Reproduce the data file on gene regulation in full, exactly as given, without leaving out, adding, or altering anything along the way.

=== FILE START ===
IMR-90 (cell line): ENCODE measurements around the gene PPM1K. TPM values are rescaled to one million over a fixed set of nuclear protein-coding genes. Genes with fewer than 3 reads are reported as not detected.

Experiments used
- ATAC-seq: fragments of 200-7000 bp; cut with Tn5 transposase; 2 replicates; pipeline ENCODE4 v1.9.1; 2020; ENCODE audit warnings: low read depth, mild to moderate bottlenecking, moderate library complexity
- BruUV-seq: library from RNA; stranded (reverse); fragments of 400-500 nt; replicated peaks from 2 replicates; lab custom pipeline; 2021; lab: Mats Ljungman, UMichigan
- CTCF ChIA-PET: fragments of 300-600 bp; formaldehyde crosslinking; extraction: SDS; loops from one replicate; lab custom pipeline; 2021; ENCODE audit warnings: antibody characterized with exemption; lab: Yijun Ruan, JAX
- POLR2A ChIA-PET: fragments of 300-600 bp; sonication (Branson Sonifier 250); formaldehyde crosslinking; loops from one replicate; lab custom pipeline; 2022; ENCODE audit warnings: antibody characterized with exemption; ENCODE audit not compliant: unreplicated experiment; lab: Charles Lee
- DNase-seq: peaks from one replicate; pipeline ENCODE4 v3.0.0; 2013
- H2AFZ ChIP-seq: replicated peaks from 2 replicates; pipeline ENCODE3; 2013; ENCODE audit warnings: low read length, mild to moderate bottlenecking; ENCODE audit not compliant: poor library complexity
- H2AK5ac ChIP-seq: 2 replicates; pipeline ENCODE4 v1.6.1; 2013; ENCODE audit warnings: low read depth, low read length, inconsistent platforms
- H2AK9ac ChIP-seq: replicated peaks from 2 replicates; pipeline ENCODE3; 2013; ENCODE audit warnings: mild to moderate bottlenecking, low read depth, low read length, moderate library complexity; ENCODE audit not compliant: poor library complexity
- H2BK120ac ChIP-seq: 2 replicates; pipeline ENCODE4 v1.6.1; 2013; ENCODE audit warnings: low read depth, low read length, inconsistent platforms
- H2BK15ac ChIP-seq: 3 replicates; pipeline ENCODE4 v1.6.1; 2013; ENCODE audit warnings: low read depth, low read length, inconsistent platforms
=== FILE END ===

IMR-90 (cell line): ENCODE measurements around the gene PPM1K. TPM values are rescaled to one million over a fixed set of nuclear protein-coding genes. Genes with fewer than 3 reads are reported as not detected.

Experiments used
- ATAC-seq: fragments of 200-7000 bp; cut with Tn5 transposase; 2 replicates; pipeline ENCODE4 v1.9.1; 2020; ENCODE audit warnings: low read depth, mild to moderate bottlenecking, moderate library complexity
- BruUV-seq: library from RNA; stranded (reverse); fragments of 400-500 nt; replicated peaks from 2 replicates; lab custom pipeline; 2021; lab: Mats Ljungman, UMichigan
- CTCF ChIA-PET: fragments of 300-600 bp; formaldehyde crosslinking; extraction: SDS; loops from one replicate; lab custom pipeline; 2021; ENCODE audit warnings: antibody characterized with exemption; lab: Yijun Ruan, JAX
- POLR2A ChIA-PET: fragments of 300-600 bp; sonication (Branson Sonifier 250); formaldehyde crosslinking; loops from one replicate; lab custom pipeline; 2022; ENCODE audit warnings: antibody characterized with exemption; ENCODE audit not compliant: unreplicated experiment; lab: Charles Lee
- DNase-seq: peaks from one replicate; pipeline ENCODE4 v3.0.0; 2013
- H2AFZ ChIP-seq: replicated peaks from 2 replicates; pipeline ENCODE3; 2013; ENCODE audit warnings: low read length, mild to moderate bottlenecking; ENCODE audit not compliant: poor library complexity
- H2AK5ac ChIP-seq: 2 replicates; pipeline ENCODE4 v1.6.1; 2013; ENCODE audit warnings: low read depth, low read length, inconsistent platforms
- H2AK9ac ChIP-seq: replicated peaks from 2 replicates; pipeline ENCODE3; 2013; ENCODE audit warnings: mild to moderate bottlenecking, low read depth, low read length, moderate library complexity; ENCODE audit not compliant: poor library complexity
- H2BK120ac ChIP-seq: 2 replicates; pipeline ENCODE4 v1.6.1; 2013; ENCODE audit warnings: low read depth, low read length, inconsistent platforms
- H2BK15ac ChIP-seq: 3 replicates; pipeline ENCODE4 v1.6.1; 2013; ENCODE audit warnings: low read depth, low read length, inconsistent platforms